Many books have been written about 9/11 but is there one that embodies the era that the attacks inaugurated?
When Changez, the Pakistani hero of The Reluctant Fundamentalist, watches the Twin Towers come crumbling down, he smiles.
Little Oskar Schell, the nine-year-old at the centre of Extremely Loud and Incredibly Close, grapples with his father’s death by creating a flip-book – 15 blurry stills, arranged in reverse order, of a man falling to his death from the World Trade Center. When he flicks through the pages, the flailing figure is restored to the top of the building – safe.
In Open City, writer Teju Cole describes Colonel Tassin – a (real) 19th Century figure – who kept count of the number of birds killed by flying into the Statue of Liberty, as many as 1,400 a night. The image is a reminder of another killing by collision, also in New York, two centuries later.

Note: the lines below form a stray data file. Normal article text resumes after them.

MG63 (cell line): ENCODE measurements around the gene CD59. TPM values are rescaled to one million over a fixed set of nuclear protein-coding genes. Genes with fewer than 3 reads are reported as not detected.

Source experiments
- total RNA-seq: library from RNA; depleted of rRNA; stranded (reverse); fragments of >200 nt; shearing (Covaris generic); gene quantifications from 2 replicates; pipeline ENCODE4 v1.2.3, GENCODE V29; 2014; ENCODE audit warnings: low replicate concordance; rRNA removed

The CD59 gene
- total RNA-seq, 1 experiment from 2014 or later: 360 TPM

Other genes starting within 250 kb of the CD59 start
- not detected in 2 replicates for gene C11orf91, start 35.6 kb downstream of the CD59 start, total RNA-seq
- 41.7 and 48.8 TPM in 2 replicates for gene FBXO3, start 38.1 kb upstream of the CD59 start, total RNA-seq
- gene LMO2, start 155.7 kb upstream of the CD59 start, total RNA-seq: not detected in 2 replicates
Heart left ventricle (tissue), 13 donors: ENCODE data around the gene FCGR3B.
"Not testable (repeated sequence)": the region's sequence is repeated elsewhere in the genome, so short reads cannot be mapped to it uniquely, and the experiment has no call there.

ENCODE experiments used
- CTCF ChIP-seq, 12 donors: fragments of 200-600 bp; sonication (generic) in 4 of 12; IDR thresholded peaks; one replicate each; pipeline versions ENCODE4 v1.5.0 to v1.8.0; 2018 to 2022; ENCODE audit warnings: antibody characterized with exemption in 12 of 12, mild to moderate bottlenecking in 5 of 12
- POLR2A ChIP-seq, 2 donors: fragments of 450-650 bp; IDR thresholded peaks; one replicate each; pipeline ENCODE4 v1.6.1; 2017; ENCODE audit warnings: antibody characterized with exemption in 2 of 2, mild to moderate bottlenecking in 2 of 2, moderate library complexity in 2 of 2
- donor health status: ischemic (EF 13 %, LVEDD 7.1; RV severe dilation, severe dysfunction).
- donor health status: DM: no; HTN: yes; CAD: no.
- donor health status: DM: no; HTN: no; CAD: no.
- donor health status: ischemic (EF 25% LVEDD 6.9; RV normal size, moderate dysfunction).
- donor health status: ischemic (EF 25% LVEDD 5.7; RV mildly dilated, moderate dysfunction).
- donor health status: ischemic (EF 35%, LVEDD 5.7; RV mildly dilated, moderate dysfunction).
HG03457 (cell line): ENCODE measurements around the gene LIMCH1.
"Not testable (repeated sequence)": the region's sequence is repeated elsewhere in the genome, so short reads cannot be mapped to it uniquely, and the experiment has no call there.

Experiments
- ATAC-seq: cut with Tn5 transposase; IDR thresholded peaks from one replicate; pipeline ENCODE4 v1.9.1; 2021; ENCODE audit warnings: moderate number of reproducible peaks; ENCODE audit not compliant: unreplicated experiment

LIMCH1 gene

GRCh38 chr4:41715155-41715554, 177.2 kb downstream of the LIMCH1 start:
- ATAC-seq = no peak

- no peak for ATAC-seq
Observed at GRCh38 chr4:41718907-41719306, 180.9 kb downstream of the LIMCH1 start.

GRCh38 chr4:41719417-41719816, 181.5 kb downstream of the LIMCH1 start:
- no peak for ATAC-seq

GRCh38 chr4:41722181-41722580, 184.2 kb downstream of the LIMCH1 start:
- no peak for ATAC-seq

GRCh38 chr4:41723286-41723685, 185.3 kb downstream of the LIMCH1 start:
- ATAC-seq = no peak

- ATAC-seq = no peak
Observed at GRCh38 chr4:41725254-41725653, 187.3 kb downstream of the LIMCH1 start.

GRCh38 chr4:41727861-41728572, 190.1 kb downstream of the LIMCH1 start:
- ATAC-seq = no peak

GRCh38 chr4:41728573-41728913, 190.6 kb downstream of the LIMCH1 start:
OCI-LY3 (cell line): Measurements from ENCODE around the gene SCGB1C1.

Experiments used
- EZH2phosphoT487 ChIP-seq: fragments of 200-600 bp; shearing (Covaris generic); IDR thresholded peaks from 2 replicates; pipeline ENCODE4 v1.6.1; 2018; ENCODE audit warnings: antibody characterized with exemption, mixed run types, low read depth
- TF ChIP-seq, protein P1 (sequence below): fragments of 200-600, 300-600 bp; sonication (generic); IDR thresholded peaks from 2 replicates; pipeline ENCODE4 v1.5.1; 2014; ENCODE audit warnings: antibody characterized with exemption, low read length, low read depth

These are three books that have attempted to hew fiction from the fact of 9/11. According to Bowker’s Books in Print database, which tracks print and e-books published and distributed in the United States, 164 such works have been written so far – they either directly address the event or use it as a peg to hang greater literary concerns about love, life and loss…
[continues at the BBC]
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